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In Tampa, a 15-year fight nears the finish...at an old skating rink

The Skills Center Collaborative plans to help East Tampa young people obtain job skills, play sports and train for a successful adulthood inside a 55,000-square-foot former skating rink.
Celeste Roberts, co-founder of the Skills Center Collaborative, announces Tuesday that a 55,000-square-foot former skating rink in Belmont Heights will become a youth services center in fall 2022.
Celeste Roberts, co-founder of the Skills Center Collaborative, announces Tuesday that a 55,000-square-foot former skating rink in Belmont Heights will become a youth services center in fall 2022. [ Charlie Frago ]
Published Nov. 30, 2021
Updated Nov. 30, 2021

TAMPA — For Celeste Roberts, the journey to bring activities that prepare young people for success started nearly 15 years ago.

On Tuesday, that journey hit a milestone before a large crowd, including Tampa Mayor Jane Castor and U.S. Rep Kathy Castor. Roberts announced a coalition of community groups next year would open a 55,000-square-foot facility in an old skating rink, shuttered for decades, at 5207 N 22nd St. in the Belmont Heights neighborhood.

The Skills Center Collaborative, a coalition of five Black-led non-profits, will offer classes, tutoring and workforce and skills training for middle-school aged children to young adults, Roberts said. A demonstration kitchen, three gyms, e-sports and co-working and event space is also part of the plan.

The project is expected to create 180 jobs, serve 3,500 young people and produce an estimated $25 million economic impact over the next five years, Roberts said.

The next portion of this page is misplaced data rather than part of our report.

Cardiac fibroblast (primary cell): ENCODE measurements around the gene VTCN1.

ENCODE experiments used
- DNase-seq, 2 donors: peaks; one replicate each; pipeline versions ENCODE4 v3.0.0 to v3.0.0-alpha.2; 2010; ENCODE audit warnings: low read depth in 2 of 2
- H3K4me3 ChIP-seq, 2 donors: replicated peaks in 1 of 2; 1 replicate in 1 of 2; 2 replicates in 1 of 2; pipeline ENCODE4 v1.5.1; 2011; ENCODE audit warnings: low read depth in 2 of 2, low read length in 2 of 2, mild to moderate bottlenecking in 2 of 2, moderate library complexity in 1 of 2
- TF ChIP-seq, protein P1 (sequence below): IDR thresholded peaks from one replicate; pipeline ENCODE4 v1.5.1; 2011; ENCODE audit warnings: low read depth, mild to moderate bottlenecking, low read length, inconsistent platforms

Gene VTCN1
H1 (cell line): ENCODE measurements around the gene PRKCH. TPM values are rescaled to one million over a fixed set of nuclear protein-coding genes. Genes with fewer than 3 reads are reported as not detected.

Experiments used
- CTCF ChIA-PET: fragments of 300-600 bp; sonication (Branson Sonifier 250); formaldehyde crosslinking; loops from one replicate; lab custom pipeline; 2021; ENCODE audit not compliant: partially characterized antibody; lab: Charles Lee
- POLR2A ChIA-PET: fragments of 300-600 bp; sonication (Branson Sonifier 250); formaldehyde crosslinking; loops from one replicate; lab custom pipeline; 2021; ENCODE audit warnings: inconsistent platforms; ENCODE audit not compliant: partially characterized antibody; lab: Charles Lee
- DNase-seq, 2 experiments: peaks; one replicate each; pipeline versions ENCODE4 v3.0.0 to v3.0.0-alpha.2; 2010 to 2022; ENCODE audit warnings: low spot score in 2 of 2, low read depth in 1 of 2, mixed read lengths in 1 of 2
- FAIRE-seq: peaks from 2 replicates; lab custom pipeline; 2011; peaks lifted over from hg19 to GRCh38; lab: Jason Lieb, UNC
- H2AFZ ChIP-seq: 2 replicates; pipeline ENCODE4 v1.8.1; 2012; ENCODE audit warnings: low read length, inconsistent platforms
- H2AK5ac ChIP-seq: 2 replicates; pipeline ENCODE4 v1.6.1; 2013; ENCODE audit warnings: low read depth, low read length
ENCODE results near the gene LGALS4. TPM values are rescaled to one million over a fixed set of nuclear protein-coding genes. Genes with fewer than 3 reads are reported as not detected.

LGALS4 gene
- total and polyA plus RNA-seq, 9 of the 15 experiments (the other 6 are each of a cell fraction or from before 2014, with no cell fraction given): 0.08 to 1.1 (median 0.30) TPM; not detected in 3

“This will be a place where systemic challenges facing our youth will be addressed,” Roberts,, the Skills Center CEO, said at a news conference at the future Skills Center site.

It was a dream that Roberts has had since 2007 when she began efforts to address racial barriers, inequalities and health disparities.

The project will get about $1.5 million in city and Hillsborough County financial support and private donors have pledged millions more, including the NBA’s Toronto Raptors, who called Tampa home during part of the pandemic.

Gwen Myers, a Hillsborough County Commissioner, said it was good to see a spot in her district that had sat idle for so long become so useful. The center will help East Tampa youth and shows the community’s cohesion.

“It takes a village? The village is here,” Myers said, noting that fellow County Commissioner Ken Hagan was instrumental in helping the process along.

Mayor Jane Castor said Robert’s persistence was obvious to anyone who came into contact with her vision. “My hat’s off to you, Celeste,” Castor said. “You don’t understand the word ‘no.’”

Thunderbug, the Tampa Bay Lightning mascot, made the rounds of a groundbreaking for a youth empowerment center in Belmont Heights on Tuesday.
Thunderbug, the Tampa Bay Lightning mascot, made the rounds of a groundbreaking for a youth empowerment center in Belmont Heights on Tuesday. [ Charlie Frago ]

City Council Chairman Orlando Gudes said the property has always been a youth mecca. He said he remembers how the former skating rink used to be the spot for young people. He made sure he didn’t get in trouble during the week so he could go.

“You wanted to be there on Sunday night,” Gudes said.

The participating non-profits are Computer Mentors, which offers IT training and prepares students for tech careers; Girls Empowered Mentally for Success, a group devoted to successful transitions to womanhood; Men of Vision, a mentoring and professional development program for young men; the Skill Center, a holistic sports program and the CDC of Tampa, which provides programming in workforce development, housing counseling, financially capability and youth success.